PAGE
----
22. The Wesley Lake Section, Part 13
The Lyric Theater
The Lyric, which opened in 1912, was on Cookman Avenue right next to the Palace Amusements and just half a block east of the Saint James. From the outside, the Lyric did not appear to be a movie palace; rather, it looked like some kind of exotic lodge: narrow windows, notched upper facade suggesting a crenellated parapet, and high double canopy of Chinese green tiles.
Image 1.22.1. "Lyric Theater." The above photo shows what was left of the Lyric in 1988 (and up to February 2005).
Inside, the Lyric was a precious little gemstone; its appearance was quite different from its serious-looking exterior. It was not as "weighty" in furnishings as were the Mayfair and the Saint James. I recall a lot of delicate pink and white, many mirrors and small chandeliers. The relatively compact, well-lighted (and well-reflected) lobby ran north to south. The candy counter was at left and the entrance to the auditorium was at the far (south) end.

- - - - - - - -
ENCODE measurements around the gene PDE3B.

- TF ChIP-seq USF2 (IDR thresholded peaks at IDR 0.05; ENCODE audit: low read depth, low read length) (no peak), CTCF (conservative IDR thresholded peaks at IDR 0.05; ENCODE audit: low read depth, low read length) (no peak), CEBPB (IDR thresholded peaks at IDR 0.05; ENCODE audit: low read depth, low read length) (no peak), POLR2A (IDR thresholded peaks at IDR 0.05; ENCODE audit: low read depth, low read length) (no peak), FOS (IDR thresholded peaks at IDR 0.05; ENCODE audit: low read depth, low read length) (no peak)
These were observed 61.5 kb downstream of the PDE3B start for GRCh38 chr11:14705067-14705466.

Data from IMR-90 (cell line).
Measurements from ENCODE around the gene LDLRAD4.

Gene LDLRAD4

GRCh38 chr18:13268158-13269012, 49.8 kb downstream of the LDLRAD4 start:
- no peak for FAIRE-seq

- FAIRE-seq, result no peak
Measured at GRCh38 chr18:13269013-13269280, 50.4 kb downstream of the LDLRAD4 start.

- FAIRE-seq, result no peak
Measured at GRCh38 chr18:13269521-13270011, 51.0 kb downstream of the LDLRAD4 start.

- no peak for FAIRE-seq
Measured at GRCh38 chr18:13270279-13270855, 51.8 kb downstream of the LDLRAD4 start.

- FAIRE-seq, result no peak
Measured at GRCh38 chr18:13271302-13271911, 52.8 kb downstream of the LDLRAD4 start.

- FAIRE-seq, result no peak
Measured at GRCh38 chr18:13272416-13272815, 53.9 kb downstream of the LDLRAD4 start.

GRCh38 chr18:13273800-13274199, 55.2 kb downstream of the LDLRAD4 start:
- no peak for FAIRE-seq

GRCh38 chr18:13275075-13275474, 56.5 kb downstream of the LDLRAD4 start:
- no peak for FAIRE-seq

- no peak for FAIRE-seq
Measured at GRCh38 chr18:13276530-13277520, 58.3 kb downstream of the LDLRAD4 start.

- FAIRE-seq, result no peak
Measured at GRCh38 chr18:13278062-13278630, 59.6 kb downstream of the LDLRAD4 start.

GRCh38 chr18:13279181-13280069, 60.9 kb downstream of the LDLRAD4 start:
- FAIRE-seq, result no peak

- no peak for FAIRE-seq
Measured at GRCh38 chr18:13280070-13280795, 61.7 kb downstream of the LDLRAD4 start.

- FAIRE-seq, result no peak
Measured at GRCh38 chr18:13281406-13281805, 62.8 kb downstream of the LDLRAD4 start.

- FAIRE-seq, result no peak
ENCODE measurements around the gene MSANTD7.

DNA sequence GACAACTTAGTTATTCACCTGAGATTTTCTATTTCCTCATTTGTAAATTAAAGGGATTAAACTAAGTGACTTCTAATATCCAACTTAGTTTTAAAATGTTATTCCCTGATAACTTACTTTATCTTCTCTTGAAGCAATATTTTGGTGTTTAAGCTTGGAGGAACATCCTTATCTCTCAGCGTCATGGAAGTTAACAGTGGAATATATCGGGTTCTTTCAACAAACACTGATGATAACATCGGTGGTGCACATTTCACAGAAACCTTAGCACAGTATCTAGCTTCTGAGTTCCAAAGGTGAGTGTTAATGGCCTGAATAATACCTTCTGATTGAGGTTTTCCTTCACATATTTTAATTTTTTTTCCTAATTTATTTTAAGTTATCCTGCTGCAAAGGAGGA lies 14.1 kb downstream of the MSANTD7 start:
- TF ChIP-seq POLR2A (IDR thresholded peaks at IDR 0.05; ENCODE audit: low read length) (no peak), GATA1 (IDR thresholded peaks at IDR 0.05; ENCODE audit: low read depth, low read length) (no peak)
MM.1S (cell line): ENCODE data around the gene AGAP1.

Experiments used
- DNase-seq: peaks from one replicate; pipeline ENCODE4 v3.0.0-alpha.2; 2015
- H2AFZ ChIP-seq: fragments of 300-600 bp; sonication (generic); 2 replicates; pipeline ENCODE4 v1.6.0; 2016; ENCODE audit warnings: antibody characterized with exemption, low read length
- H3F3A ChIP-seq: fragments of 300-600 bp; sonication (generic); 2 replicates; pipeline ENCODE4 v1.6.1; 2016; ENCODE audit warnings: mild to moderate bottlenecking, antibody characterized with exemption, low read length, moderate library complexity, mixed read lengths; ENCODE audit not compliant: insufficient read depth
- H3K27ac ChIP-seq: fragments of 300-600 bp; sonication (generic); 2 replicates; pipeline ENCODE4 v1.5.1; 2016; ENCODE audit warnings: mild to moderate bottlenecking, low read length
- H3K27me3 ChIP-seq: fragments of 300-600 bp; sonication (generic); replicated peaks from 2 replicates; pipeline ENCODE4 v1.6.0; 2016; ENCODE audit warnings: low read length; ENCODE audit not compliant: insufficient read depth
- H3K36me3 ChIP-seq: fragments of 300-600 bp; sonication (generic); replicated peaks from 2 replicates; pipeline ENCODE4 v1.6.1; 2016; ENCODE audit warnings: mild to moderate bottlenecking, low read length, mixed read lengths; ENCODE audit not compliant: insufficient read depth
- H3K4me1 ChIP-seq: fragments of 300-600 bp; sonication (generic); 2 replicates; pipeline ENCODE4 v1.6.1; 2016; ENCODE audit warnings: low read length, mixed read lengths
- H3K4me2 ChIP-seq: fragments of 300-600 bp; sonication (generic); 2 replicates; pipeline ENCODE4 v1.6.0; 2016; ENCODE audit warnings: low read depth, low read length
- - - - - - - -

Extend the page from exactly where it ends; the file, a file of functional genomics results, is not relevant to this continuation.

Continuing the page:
Behind your left shoulder, as you entered the lobby, a staircase led to the mezzanine, parlor and balcony. I seem to recall the plump brass handrail and some lacy gilt effects beneath it. You felt you were in an embassy or in a refined Parisian restaurant that serves only caviar and champagne. You got the feeling that a lady wearing a spangled gown and lot of fluff would come out and introduce you to the Marquis d'Asbury or the Comptesse de Cookman. Well, maybe it was more like the house of Gigi's grandmother.
When you arrived at the south end of the lobby, at the entrance to the auditorium, you could make a turn to the right and walk down a passage that skirted the rear of the auditorium. After you made that turn, a wall prevented you from you from seeing the lobby (and kept the lights of the lobby from interfering with the movie). Except where there were aisles, a parapet with pillars separated the seats from the passage. I seem to recall that the parapet was whitish, perhaps flecked with black, and of granite or marble.